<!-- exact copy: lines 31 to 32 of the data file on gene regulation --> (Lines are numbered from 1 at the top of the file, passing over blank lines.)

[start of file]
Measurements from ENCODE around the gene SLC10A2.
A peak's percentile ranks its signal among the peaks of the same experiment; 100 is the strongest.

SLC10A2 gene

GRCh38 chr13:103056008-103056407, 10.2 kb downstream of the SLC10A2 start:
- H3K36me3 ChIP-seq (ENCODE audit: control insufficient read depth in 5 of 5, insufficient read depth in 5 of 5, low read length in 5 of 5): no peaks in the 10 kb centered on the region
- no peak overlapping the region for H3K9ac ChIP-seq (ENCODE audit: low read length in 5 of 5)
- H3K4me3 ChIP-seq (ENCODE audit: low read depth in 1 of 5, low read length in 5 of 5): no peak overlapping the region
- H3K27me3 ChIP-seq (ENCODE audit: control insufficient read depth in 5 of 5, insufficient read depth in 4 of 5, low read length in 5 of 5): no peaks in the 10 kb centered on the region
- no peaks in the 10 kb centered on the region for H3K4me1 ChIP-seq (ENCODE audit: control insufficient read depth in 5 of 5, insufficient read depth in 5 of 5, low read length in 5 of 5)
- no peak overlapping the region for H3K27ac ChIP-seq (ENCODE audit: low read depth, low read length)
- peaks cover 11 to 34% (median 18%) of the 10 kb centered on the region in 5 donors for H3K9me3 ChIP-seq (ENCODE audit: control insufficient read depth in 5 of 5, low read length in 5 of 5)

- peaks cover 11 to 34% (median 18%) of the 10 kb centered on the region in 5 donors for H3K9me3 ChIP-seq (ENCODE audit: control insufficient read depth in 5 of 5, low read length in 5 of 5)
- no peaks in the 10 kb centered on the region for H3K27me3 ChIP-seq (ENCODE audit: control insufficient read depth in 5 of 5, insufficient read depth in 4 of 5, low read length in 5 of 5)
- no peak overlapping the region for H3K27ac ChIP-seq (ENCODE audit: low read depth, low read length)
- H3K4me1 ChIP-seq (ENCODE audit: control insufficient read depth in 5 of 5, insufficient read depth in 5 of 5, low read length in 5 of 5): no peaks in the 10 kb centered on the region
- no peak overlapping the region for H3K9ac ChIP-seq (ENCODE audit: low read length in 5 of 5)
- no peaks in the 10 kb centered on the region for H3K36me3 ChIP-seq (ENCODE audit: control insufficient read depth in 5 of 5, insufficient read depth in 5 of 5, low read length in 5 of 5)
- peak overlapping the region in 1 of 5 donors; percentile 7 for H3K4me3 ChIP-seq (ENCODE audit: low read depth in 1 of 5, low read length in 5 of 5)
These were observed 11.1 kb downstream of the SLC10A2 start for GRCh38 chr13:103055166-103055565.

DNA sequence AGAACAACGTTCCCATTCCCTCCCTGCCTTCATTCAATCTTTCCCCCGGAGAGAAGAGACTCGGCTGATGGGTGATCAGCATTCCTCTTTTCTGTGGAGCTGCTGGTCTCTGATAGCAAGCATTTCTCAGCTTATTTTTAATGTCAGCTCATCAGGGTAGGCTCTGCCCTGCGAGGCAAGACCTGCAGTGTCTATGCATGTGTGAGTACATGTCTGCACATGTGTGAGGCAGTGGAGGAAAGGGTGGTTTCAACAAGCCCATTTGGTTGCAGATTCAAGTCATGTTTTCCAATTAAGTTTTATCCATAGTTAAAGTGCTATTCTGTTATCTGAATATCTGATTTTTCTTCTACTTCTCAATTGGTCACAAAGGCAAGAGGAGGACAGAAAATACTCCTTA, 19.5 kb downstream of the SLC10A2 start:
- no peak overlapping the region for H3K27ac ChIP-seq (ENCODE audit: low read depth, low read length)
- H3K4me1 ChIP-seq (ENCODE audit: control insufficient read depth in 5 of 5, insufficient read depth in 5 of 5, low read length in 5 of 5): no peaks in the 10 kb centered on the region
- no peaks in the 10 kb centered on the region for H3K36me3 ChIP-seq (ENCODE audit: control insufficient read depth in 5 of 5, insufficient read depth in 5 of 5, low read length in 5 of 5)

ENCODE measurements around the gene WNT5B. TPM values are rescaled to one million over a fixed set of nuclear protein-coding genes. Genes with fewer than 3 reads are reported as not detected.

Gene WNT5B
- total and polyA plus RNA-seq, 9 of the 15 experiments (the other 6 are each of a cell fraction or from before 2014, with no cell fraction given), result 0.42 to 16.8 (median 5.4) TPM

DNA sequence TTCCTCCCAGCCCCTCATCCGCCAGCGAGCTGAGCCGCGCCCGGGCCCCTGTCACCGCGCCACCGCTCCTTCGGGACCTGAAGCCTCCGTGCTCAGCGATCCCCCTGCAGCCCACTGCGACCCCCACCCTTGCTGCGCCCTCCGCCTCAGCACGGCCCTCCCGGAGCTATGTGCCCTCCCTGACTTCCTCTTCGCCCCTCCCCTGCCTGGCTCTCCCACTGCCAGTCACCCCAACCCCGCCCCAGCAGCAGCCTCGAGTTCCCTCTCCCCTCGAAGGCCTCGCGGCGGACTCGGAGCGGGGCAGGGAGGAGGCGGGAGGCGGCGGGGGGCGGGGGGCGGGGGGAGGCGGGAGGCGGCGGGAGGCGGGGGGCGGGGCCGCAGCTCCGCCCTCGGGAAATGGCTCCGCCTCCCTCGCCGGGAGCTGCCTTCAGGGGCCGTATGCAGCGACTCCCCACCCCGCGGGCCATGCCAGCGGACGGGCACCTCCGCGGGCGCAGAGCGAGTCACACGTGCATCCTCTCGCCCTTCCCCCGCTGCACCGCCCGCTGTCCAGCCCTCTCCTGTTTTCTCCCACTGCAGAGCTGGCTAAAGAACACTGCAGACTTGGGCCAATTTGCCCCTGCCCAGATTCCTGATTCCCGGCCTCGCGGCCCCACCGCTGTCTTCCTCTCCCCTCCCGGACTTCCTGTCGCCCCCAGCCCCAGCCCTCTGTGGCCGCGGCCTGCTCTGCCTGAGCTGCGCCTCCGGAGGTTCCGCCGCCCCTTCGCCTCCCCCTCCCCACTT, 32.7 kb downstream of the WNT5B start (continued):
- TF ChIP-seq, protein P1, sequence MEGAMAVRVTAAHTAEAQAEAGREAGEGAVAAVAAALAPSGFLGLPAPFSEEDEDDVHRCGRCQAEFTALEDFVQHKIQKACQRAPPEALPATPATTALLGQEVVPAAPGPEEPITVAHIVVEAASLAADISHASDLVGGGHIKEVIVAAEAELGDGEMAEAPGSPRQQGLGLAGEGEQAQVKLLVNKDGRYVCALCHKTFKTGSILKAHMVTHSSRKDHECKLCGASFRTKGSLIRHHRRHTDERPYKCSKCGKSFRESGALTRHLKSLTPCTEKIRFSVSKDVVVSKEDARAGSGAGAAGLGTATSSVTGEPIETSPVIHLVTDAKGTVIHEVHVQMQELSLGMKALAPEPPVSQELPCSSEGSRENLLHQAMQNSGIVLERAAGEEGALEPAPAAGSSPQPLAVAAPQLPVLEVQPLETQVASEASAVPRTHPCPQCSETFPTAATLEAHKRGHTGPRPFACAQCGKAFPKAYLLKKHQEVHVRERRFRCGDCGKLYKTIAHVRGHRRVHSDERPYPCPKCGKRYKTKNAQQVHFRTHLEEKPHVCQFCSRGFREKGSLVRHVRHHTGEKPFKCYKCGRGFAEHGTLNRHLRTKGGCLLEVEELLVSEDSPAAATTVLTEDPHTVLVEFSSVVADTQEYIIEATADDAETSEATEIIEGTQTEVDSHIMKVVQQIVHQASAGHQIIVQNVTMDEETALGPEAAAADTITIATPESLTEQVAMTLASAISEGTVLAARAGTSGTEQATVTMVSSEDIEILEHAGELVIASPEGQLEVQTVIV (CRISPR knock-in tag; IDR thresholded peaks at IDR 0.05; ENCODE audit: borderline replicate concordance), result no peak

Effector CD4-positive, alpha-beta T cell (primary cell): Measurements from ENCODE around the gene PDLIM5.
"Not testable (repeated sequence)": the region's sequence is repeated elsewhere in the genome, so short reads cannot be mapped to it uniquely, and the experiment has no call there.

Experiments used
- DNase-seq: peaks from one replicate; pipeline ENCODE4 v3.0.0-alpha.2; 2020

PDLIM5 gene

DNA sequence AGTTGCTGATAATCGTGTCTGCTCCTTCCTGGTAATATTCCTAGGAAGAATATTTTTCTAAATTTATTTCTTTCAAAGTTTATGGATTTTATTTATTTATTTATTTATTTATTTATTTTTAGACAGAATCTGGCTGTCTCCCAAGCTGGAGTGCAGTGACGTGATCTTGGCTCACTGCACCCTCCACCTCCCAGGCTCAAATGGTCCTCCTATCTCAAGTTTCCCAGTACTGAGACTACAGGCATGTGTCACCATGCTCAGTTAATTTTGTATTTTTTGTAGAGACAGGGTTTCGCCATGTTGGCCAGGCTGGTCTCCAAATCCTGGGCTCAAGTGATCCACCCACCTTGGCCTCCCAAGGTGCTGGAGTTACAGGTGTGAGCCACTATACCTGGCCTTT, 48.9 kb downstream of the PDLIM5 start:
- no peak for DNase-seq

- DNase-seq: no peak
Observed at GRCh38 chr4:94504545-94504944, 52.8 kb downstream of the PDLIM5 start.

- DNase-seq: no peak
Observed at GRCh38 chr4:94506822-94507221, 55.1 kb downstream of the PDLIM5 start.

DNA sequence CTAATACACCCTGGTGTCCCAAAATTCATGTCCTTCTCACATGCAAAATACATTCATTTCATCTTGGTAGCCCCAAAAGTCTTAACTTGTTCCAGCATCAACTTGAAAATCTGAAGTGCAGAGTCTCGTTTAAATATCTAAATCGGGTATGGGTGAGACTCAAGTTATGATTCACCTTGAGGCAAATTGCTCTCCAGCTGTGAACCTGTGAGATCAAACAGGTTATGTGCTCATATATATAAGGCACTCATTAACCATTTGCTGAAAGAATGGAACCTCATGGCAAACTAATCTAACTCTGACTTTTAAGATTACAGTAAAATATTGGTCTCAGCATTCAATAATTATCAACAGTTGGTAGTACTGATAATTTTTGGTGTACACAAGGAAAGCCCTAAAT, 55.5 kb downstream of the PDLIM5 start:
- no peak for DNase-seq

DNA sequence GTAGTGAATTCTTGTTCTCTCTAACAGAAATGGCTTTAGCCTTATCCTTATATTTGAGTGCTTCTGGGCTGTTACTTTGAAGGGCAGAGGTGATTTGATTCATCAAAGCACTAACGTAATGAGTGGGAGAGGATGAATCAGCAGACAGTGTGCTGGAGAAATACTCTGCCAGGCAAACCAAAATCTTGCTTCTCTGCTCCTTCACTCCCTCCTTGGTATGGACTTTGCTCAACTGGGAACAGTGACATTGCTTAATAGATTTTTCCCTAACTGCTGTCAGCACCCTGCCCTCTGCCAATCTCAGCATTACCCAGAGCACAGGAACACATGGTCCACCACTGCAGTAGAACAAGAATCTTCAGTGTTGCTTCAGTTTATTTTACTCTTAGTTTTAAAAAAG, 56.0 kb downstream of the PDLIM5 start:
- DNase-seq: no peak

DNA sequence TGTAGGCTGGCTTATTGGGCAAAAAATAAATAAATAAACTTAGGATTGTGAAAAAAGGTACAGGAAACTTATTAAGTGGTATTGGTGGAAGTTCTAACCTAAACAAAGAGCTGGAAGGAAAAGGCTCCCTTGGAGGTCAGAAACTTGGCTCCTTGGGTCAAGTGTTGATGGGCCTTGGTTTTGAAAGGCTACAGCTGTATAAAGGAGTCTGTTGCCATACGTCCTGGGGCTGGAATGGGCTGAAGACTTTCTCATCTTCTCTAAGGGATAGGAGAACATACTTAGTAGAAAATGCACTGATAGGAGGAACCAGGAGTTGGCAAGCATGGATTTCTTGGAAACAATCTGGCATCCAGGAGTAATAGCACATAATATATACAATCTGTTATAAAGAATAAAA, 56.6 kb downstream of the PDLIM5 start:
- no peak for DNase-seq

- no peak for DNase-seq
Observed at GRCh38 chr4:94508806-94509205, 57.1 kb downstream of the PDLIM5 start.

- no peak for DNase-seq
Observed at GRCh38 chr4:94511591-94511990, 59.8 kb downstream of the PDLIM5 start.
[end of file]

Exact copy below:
Experiments used
- DNase-seq: peaks from one replicate; pipeline ENCODE4 v3.0.0-alpha.2; 2020